If t happened to sit right at the end of a page, and the next page was uncommitted memory, then you take an access violation while trying to read tchunk. Your optimization turned into a crash.

Remember, when you say that a buffer is a particular size, the basic ground rules of programming say that it really has to be that size.

Comments (27)
  1. Anonymous says:

    It turns into a very unlikely crash. Very bad situation.

  2. Anonymous says:

    "we read four bytes from t into tchunk, resulting in 0x??000061"

    mmm … no. Correct me if i am wrong, but the t string is "a", so it has another 0 in the end. You probably wanted to type t = "a" ???

    [More precisely, t is char t[3] = "a". Don't make me bring back the nitpicker's corner. -Raymond]
  3. Anonymous says:

    That read 4 bytes at a time trick is used in the standard strlen() implementation in my copy of Visual Studio, and even though it can read off the end of the string by up to 3 bytes it won't crash as the pointer it reads from is 4 byte aligned, which means the extra 3 bytes have to come from the same page.

    Of course if the memcmp algorithm does misaligned 4 byte reads in some cases (for example it might be quicker to do misaligned reads if the offset between the two inputs isn't a multiple of 4 bytes) then that could cause a crash.

    You could easily write a custom memcmp function that did read 4 (or more) bytes at a time and wouldn't crash in this case though – you just need to just avoid misaligned reads. If it's worth doing that to speed things up depends on how performance critical that bit of code is.

  4. Anonymous says:

    I was going to make the same comment as Adam: I would assume that the 4-byte reads are memory-aligned, in which case all four bytes in a single read must be in the same page and no access violation can occur.

    If that assumption isn't true, then what was Raymond's comment "Typically, memory comparison functions do some preliminary work to get the buffers aligned, but let's ignore that part since it isn't interesting" about?

    [Sometimes you can't align both pointers simultaneously. It's in those cases where you get the misaligned read from t. -Raymond]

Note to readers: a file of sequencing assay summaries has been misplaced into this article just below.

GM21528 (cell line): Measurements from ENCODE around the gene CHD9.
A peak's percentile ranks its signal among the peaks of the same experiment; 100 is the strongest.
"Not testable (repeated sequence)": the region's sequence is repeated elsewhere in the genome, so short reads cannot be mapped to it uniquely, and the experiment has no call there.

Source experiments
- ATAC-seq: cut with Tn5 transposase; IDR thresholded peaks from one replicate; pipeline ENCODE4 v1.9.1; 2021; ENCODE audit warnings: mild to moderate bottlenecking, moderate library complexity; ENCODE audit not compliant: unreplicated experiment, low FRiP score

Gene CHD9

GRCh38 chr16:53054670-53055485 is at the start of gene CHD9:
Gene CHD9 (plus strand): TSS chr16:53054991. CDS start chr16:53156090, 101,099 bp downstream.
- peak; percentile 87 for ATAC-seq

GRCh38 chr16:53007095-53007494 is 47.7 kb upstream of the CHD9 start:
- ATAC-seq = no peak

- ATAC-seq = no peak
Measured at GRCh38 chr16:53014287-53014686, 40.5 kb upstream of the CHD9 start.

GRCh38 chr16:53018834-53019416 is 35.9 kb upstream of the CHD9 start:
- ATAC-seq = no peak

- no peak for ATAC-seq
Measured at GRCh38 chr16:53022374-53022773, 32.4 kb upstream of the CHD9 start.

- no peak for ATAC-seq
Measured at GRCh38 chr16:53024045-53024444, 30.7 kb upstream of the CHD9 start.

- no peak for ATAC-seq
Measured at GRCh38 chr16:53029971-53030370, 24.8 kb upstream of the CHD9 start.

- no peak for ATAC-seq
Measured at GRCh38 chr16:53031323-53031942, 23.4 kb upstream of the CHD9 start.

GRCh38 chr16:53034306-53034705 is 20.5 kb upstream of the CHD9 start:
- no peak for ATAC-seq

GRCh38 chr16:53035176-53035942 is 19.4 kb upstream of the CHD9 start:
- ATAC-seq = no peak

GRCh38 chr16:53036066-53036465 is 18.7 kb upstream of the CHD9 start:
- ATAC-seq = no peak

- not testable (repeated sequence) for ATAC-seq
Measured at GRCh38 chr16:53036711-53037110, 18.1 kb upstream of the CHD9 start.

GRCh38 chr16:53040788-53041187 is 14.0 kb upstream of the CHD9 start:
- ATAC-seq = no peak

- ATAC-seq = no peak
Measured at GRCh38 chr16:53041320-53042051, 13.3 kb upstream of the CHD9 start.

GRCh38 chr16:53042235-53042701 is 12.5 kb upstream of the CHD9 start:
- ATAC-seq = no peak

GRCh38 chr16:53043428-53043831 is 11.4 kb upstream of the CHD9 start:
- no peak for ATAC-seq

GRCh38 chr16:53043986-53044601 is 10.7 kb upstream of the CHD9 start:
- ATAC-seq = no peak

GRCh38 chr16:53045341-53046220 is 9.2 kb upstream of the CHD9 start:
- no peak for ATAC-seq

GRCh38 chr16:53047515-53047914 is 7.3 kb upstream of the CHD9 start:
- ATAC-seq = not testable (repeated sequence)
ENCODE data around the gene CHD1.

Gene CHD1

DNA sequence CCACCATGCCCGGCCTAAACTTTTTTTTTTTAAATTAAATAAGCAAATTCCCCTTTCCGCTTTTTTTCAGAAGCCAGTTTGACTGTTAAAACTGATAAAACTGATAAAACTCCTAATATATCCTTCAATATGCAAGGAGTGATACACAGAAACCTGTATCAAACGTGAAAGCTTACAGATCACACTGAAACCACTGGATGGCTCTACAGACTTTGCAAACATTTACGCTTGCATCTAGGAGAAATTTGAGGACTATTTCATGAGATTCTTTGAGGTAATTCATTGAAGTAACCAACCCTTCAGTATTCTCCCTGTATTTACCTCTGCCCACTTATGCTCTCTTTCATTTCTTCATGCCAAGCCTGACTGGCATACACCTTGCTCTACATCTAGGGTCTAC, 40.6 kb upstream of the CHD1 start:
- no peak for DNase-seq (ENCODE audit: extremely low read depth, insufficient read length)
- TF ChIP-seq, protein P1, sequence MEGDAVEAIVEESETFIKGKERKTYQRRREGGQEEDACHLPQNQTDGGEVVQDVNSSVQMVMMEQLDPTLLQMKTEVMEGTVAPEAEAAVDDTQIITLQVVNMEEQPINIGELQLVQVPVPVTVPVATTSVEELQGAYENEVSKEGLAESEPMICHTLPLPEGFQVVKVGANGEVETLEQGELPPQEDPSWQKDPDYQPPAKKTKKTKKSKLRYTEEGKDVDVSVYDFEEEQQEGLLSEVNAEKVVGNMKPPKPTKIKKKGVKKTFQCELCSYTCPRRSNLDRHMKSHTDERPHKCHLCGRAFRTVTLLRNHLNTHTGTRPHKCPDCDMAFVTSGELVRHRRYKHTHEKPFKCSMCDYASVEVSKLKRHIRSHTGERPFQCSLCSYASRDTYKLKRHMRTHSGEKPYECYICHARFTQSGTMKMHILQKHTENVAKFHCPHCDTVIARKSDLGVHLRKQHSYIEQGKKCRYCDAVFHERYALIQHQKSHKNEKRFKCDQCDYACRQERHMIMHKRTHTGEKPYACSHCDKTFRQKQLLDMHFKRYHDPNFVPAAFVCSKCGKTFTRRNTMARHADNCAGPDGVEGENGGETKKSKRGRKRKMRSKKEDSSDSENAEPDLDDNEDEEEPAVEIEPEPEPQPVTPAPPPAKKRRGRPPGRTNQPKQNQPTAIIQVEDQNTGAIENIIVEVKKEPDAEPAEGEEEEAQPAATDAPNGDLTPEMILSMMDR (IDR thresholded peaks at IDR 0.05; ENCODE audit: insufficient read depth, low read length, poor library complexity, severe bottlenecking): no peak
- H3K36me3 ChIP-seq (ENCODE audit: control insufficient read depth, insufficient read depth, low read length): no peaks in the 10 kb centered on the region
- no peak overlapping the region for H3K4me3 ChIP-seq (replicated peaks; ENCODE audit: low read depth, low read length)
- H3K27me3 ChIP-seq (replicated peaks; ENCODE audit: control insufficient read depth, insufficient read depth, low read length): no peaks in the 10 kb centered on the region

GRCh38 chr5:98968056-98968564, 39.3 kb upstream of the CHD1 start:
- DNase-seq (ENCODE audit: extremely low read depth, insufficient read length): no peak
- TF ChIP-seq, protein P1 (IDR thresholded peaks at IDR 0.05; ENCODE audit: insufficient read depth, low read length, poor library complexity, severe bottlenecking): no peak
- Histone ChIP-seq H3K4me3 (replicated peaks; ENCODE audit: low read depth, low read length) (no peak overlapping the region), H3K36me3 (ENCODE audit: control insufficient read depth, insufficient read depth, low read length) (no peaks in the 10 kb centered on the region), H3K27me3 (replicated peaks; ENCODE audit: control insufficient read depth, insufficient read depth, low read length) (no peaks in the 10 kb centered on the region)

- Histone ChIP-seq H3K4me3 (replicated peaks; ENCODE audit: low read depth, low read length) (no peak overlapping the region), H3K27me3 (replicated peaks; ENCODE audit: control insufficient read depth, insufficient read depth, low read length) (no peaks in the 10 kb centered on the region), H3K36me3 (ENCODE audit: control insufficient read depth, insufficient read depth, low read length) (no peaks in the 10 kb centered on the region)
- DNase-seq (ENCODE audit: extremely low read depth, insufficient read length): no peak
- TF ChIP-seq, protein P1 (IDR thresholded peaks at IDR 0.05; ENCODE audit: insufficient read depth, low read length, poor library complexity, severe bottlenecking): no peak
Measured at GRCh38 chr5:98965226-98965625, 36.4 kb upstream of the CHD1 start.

5. You probably wanted to type t = "a"

    Dangerous waters… most ways to write this are confusing. How about:

    char s[] = { 'a', '', 'b', '', '' }; // ARRAYSIZE(s) == 5

    char t[] = { 'a', '', '' }; // ARRAYSIZE(t) == 3

  6. Anonymous says:

    I'd be incredibly surprised if this implementation of AreDoubleNullTerminatedStringsEqual ever caused a crash.  Yes, it's undefined behavior, but I doubt any memcmp implementations could cause a crash in this situation.

    If you're optimizing by doing word-sized (or double- or quad-word sized) reads, those reads are going to be aligned; you would only get a crash by reading across a page boundary if those reads were unaligned.

    And Raymond, thanks for the link to the "Exploring memcmp" article, which linked to an intriguing benchmark of various algorithms for the needle-in-a-haystack problem (news.ycombinator.com/item).

    [Then I guess you're incredibly surprised, because I wrote up this article in response to a crash I was asked to investigate. -Raymond]
  7. Anonymous says:

    Oh, excellent point about comparing pointers of different alignments.  I guess I'd assumed that the implementation would still do aligned reads and bit-twiddle before comparing words, as opposed to doing an aligned read and an unaligned read (letting the processor due the bit twiddling).  I apparently guessed wrong, and you can color me surprised.